The US asset manager estimates that around 80 million Americans own or have owned investments in digital currencies.
The American asset manager Fidelity announced on Tuesday that it would allow employees contributing for their pensions to build part of their savings in bitcoins, a new gesture participating in the popularization of cryptocurrency despite the warnings of the authorities.
This option will be available in the United States from the middle of the year. The 23,000 or so companies that go through Fidelity to manage their retirement funds (401k plans) may decide to open this option to their employees.
The software publisher MicroStrategy will be the first company to offer this possibility to its employees.
“There is growing interest from plan administrators in financial vehicles that allow them to provide their employees with access to digital assets through defined contribution plans,” said Dave Gray, chief executive, in a statement. retirement plans at Fidelity.
Mr. Gray also underlined the desire of many employees “to incorporate cryptocurrencies into their long-term investment strategies”.
80 million Americans
Fidelity estimates that approximately 80 million Americans own or have owned digital currency investments. With 11.3 trillion in assets it manages on behalf of its clients, Fidelity is one of the largest financial services providers in the world.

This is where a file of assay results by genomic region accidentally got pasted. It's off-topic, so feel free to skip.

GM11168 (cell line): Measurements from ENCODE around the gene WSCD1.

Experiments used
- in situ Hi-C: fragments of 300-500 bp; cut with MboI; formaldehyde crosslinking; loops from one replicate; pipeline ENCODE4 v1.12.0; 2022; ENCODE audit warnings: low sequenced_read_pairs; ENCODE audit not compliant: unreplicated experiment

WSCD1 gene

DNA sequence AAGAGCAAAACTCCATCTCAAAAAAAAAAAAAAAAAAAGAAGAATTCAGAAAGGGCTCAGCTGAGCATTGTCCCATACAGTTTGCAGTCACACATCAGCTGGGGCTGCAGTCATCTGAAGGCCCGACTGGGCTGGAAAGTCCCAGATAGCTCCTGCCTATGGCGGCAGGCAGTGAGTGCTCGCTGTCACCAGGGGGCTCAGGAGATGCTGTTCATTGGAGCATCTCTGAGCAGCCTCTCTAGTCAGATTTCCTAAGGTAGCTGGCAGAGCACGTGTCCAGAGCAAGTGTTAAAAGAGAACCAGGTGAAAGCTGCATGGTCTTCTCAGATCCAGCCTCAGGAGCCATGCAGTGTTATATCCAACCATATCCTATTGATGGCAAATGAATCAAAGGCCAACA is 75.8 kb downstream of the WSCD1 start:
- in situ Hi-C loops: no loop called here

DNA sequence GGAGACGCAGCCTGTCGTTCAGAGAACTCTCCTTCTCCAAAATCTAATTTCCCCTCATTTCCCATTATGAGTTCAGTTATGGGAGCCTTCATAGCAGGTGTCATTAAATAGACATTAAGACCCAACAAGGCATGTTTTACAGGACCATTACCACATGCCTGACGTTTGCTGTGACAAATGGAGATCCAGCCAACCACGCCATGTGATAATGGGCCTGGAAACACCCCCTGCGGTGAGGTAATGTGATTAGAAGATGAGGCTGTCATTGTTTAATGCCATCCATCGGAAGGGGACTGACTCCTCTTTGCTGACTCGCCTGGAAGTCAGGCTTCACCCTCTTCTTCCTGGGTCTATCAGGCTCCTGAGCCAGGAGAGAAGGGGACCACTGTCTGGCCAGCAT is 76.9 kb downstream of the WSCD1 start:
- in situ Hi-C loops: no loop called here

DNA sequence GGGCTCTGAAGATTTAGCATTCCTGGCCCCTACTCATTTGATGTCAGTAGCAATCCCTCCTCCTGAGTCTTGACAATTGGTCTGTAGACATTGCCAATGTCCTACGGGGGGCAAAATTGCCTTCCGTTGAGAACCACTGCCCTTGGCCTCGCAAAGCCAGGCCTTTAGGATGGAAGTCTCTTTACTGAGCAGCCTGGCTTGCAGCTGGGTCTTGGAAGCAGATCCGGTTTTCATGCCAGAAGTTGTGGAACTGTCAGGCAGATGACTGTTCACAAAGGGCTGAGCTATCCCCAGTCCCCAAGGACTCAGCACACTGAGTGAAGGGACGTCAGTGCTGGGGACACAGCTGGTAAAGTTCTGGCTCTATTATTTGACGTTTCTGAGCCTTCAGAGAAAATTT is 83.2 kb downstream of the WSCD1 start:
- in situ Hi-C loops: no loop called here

As early as 2014, the group had shown interest in blockchain technology, which secures cryptocurrency transactions, and in bitcoin mining.
In 2018, the group created Fidelity Digital Assets, a subsidiary dedicated to customers wishing to speculate on digital currencies, bringing the seal of a traditional finance giant to a market then in search of legitimacy. In 2020, Fidelity launched a bitcoin fund for its wealthiest customers.
The Department of Labor last month warned against investing in cryptocurrencies for retirement plans, calling on administrators to exercise “extreme caution.”
The ministry notably underlined the high volatility of digital currencies, their highly speculative nature, as well as the rapid evolution of the regulations governing cryptocurrencies.
He also mentioned the risks associated with forgetting or losing a password, which could “result in the permanent loss of assets”.